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Breastfeeding does not improve IQ

Have breastfeeding trials been a success

A new study has revealed that breastfeeding is no more effective than bottle-feeding when it comes to IQ. Previous research claimed that breastfed babies have higher levels of intelligence than their bottle-fed counterparts, however this new study says this is not the case.

No link between breastfeeding and intelligence

Goldsmith’s University in London scientists have said there is no link between breastfeeding and intelligence after monitoring children between the ages of 18 month and 16 years old.

The studies’ results showed that both sets of children had an average IQ of 100, after their mothers’ ages and social status were taken into account. In addition to this, girls were moderately better in early tests by about 5 IQ points but this evened out by the time the children reached 7 years old.

Family background

The scientists concluded that factors such as family background played a larger role in whether children had large IQs.

Leader of the study Dr Sophie von Stumm said: ‘Children – and adults – differ in their cognitive abilities, and it is important to identify factors that give rise to these differences. But comparatively small events like breastfeeding are very unlikely to be at the core of something as big and complex as children’s differences in IQ.

‘Instead, children’s IQ differences are better explained by long-term factors, for example, children’s family background and their schooling.’


11,582 children born between 1994 and 1996 were included in the study, all of which were sets of twins, as researchers believe their cognitive development is the same as single children but it allowed them to check for anomalies.

62% of the children were breastfed for an average of four months, whilst the other 38% were bottle-fed. Intelligence was assessed when the children reached the ages of two, three, four, seven, nine, 10, 12, 14 and 16. Every test required the twins to complete two ability tests, including web based, phone based and parent administered tests.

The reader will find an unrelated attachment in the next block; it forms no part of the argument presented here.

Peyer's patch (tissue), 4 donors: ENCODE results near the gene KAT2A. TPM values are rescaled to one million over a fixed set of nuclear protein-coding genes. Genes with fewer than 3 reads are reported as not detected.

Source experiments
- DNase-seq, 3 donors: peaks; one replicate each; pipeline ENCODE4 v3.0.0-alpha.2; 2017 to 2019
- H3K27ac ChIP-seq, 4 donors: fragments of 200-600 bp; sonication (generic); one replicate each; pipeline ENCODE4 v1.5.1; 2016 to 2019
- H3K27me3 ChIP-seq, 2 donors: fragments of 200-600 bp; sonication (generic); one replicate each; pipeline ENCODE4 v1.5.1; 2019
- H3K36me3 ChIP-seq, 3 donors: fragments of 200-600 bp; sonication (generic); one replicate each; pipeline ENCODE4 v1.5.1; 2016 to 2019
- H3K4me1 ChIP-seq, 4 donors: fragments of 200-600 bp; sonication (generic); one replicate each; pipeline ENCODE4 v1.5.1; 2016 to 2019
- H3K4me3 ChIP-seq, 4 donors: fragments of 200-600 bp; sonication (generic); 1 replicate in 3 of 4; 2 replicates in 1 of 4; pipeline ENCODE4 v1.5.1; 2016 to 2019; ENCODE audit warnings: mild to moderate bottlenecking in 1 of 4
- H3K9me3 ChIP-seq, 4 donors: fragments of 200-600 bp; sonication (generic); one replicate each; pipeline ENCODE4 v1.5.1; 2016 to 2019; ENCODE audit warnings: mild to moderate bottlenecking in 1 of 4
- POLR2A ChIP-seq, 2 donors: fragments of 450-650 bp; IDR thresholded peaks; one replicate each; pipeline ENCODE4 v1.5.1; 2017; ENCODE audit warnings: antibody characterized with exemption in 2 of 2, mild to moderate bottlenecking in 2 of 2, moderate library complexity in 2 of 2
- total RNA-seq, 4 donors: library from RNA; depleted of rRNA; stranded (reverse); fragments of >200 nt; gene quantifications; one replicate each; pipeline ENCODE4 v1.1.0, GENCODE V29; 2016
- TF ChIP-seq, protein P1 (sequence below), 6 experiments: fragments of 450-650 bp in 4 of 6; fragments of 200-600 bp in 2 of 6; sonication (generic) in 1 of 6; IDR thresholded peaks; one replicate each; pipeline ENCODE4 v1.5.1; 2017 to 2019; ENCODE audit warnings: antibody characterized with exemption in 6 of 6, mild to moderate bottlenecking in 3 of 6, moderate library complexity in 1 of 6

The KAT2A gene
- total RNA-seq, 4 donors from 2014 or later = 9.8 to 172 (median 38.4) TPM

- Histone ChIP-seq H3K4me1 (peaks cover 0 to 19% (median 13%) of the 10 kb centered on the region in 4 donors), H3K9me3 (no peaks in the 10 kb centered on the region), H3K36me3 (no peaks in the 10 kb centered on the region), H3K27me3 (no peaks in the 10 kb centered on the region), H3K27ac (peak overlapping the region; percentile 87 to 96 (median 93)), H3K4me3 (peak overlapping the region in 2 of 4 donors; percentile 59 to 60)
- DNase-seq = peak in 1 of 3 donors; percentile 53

Breastfed or bottle

Dr von Stumm added: ‘many researchers have previously investigated whether being breastfed in early life benefits IQ. Such an association is plausible because long-chain polysaturated fatty acids that are present in human breast milk but not animal milk or formula enhance neurodevelopment. However, few of the earlier studies have employed strong research designs that produce reliable results.’

Researchers expected there to be differences between the breastfed and bottle-fed children and believed the difference in IQ would level out as the children grew older. However, the findings showed there is little benefit to breastfeeding when it comes to cognitive development.

That said, Dr von Stumm is encouraging mothers to believe in the benefits of breastfeeding. She continued: ‘It’s important to keep in mind that while our study does not indicate a link between breastfeeding and intelligence, breastfeeding potentially has other benefits, for example the development of children’s autoimmune system.

‘That said, mothers should be aware that they are not harming their child if they chose not to, or cannot, breastfeed. Being bottle-fed as an infant won’t cost your child a chance at a university degree later in life.’



About Siobhan Harmer

About Siobhan Harmer

Siobhan Harmer is an English Freelance writer who drinks far too much coffee!!

Website: Siobhan Harmer

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